This workshop was such a success last year, we are doing it all again. Hosted by the Graduate School of Nursing, Midwifery & Health, in collaboration with the Central Regional Multi-interventional Approach to Polypharmacy Working Group. 

The one and a half day workshop will expand core knowledge and capability in clinical pharmacology and therapeutics for LTC Nurses and Clinical Nurse Specialists, caring for persons at high risk from polypharmacy in primary and secondary care. 

Places are limited so register today!

GSNMH October Research Seminar: Dementia

Date: 29 October 2014

Time: 12.00 pm

Does computer gaming therapy contribute to improved quality of life and cognitive functioning for people with mild to moderate dementia? Results of a pilot study

There is evidence in the literature from a limited number of RCTs that some non-pharmacological approaches such as cognitive stimulation therapy and cognitive training have modest but significant benefits in terms of increasing quality of life (QoL) and slowing cognitive decline in people with dementia. Research suggests that more focus should be placed on new innovative modes of delivery of non-pharmacological interventions.
The purpose of this pilot study was to explore if a programme of exer-games, utilising computer gaming technology can deliver improvements in wellbeing, quality of life, and cognitive functioning in people diagnosed with mild to moderate dementia as an adjunct to existing activities and treatments, and as an alternative approach for delivering cognitive stimulation.

Jenny Drury-Ruddlesden is a PhD candidate at the Graduate School of Nursing, Midwifery & Health (GSNMH), Victoria University of Wellington. Jenny has over 30 years experience working as a nurse in the United Kingdom and New Zealand. Jenny has previously worked as a research associate for Dr Kay de Vries, GSNMH, focusing on care of people with dementia in the acute setting and at end of life.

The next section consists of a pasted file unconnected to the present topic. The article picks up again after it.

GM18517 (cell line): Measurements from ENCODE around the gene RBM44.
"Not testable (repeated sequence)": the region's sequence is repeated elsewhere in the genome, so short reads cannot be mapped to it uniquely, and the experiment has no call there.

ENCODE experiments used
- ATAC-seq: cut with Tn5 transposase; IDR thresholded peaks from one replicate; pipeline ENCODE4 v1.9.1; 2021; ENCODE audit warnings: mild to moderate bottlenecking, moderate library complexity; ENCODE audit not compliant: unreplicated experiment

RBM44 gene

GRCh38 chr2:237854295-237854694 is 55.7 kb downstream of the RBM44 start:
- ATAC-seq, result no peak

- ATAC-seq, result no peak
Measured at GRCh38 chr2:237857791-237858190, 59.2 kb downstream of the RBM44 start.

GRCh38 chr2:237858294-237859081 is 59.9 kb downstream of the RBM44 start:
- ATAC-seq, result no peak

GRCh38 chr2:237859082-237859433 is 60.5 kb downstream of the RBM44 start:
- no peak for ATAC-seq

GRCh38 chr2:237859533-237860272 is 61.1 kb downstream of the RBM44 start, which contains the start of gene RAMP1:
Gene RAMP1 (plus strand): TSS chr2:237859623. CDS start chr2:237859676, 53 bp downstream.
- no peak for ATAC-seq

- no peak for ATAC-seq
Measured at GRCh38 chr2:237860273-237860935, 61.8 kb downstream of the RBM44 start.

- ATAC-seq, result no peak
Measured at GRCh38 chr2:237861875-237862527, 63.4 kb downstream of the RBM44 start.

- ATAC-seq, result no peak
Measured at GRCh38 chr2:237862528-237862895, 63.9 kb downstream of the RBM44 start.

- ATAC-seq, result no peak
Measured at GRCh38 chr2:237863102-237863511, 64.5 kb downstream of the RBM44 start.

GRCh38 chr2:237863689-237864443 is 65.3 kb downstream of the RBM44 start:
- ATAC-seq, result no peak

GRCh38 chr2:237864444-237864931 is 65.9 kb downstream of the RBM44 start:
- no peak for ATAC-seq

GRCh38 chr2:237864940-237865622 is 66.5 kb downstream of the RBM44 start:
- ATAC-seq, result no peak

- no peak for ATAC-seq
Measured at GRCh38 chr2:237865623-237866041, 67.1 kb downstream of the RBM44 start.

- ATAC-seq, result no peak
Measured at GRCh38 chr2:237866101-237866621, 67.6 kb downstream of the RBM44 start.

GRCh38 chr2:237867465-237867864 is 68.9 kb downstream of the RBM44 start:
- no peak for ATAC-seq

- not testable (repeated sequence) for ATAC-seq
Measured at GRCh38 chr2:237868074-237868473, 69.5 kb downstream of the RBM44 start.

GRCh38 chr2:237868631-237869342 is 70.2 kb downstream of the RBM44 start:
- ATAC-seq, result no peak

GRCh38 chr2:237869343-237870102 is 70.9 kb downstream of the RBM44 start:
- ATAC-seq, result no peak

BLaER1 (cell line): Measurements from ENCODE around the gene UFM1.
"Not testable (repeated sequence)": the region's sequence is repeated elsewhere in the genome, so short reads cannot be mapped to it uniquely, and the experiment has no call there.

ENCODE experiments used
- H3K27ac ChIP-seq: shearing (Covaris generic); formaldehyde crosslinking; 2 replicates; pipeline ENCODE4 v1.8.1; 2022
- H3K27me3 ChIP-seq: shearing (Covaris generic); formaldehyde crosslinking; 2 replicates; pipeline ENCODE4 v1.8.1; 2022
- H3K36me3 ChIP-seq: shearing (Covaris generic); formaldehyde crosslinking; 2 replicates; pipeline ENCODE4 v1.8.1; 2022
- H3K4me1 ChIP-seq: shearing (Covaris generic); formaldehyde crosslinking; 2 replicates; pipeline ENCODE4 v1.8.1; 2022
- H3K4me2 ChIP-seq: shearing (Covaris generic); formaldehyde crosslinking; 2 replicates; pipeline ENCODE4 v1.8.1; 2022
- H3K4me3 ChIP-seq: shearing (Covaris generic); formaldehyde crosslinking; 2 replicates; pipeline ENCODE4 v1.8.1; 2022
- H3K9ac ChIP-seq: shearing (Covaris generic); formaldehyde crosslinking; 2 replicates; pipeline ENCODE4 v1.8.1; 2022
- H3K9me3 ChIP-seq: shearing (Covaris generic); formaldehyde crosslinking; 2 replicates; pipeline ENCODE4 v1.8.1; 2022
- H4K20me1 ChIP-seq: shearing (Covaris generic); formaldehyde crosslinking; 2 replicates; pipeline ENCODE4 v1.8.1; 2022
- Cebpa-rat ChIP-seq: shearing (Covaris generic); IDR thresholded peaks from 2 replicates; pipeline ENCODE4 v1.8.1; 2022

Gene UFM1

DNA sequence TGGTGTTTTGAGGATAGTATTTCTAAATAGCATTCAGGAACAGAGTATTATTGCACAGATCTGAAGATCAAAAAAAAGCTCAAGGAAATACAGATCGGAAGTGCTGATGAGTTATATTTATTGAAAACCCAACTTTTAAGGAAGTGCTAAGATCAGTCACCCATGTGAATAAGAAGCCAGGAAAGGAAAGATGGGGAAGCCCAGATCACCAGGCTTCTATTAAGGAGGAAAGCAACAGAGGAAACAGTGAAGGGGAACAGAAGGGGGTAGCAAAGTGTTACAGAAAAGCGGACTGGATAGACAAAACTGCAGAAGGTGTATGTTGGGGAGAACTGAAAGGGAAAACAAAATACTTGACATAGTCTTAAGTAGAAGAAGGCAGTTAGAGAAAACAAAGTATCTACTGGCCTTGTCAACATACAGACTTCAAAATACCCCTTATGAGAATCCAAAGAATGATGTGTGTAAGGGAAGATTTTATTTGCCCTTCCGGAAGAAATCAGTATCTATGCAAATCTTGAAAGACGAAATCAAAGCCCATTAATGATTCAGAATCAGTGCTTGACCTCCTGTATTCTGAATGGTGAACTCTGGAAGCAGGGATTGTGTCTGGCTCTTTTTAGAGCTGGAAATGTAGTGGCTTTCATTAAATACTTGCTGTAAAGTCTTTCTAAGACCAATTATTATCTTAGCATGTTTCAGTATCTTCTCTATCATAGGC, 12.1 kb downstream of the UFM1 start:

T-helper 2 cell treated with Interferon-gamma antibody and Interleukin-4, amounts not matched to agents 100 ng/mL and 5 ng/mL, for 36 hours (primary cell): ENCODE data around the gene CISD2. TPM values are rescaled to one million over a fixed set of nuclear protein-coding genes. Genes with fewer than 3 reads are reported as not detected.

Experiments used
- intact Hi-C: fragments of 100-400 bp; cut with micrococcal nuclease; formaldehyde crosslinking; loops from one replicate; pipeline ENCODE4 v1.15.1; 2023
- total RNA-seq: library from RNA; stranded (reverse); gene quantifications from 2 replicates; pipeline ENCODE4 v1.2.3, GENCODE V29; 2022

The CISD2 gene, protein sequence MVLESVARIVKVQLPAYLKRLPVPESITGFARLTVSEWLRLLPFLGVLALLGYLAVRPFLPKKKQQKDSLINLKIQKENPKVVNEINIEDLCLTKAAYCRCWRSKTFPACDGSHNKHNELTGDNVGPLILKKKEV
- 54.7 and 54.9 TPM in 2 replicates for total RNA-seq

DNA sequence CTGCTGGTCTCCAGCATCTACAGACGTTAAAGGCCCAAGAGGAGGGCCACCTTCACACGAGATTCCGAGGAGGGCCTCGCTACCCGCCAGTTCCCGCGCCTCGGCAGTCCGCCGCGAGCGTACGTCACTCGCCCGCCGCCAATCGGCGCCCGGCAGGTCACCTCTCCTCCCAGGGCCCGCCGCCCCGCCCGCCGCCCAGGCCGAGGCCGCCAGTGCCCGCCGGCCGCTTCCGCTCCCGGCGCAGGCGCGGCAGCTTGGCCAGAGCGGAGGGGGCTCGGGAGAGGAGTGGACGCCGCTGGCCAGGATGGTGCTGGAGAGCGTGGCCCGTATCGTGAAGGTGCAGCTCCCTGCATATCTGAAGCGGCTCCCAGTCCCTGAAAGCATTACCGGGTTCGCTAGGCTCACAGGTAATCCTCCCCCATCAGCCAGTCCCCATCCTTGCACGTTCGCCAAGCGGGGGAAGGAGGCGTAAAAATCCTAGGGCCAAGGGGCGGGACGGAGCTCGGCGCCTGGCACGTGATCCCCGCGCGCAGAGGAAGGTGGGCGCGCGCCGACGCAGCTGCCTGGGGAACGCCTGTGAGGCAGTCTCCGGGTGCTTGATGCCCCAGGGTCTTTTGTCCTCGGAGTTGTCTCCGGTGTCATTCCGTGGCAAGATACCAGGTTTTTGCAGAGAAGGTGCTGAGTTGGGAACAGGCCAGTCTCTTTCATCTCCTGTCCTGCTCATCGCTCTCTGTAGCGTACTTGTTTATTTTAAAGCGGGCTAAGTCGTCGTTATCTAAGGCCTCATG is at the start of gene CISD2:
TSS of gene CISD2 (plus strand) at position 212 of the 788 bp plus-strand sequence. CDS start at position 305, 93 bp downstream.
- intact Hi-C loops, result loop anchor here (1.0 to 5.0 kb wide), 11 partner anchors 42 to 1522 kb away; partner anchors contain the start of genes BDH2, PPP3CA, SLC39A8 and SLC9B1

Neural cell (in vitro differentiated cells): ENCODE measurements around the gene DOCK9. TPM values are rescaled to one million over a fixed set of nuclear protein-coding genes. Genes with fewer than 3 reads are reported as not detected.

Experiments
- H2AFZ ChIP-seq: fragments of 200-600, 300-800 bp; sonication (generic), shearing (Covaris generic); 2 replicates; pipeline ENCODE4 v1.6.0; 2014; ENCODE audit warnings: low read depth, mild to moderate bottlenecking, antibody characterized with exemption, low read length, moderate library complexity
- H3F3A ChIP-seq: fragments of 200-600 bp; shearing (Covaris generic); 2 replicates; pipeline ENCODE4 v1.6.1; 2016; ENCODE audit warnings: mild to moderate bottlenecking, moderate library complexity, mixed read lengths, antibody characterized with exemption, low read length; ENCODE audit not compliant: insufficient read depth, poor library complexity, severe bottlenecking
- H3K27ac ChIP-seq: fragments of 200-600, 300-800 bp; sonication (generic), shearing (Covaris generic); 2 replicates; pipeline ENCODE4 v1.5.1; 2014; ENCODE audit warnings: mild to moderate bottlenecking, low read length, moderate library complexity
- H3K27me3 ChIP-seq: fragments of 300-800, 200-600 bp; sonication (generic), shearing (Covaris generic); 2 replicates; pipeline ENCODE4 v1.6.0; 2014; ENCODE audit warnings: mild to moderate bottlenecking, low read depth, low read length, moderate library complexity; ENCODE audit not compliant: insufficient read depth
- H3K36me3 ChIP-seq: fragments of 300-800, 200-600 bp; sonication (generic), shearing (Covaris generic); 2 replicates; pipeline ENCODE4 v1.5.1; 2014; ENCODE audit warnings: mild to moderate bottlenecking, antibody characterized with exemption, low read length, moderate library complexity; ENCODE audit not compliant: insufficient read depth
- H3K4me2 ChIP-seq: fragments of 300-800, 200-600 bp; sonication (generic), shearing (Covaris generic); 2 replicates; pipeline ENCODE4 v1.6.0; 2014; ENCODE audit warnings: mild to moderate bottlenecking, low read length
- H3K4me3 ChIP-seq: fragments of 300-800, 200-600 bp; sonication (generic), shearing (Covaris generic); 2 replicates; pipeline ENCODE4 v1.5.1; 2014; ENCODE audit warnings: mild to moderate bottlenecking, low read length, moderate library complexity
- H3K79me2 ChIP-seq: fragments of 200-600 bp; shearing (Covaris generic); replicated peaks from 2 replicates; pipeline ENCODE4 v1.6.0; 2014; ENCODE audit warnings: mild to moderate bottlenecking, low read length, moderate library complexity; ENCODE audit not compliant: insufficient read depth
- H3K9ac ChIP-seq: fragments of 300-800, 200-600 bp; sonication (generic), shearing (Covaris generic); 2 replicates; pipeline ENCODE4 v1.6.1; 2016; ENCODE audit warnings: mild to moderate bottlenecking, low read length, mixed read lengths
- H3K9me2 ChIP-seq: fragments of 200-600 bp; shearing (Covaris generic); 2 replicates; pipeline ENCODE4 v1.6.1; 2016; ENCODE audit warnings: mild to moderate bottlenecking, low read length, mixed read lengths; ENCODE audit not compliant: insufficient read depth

Time:    12.00pm – 1.00pm
Where:  Seminar Room CS801, Level 8 (H), Clinical Services Block, Wellington Regional Hospital
To RSVP please contact: Laura Burnet, School Administrator

Lesley Page Midwifery Seminar

Date: 2 September 2014

Time: 4.00 pm



Seminar Presented by Professor Lesley Page

Where: Seminar Room CS801, Level 8, Clinical Services Block, Wellington Hospital

To RSVP: Email Laura Burnet, by Friday 29 August 2014 

Lesley Page is president of the Royal College of Midwives. She was the first professor of midwifery in the UK at Thames Valley University and Queen Charlotte’s Hospital. She is a renowned international academic, advocate and activist for midwives, mothers and babies with more than 32 years’ midwifery experience. Her accomplished career has encompassed clinical practice, management and leadership, academic and policy work. She has practised midwifery in the community, hospital and home birth settings and continues to practise in Oxfordshire.

Professor Lesley Page will talk from her broad experience as a midwifery leader spanning all aspects of midwifery practice, from 1:1 care of women to global leadership.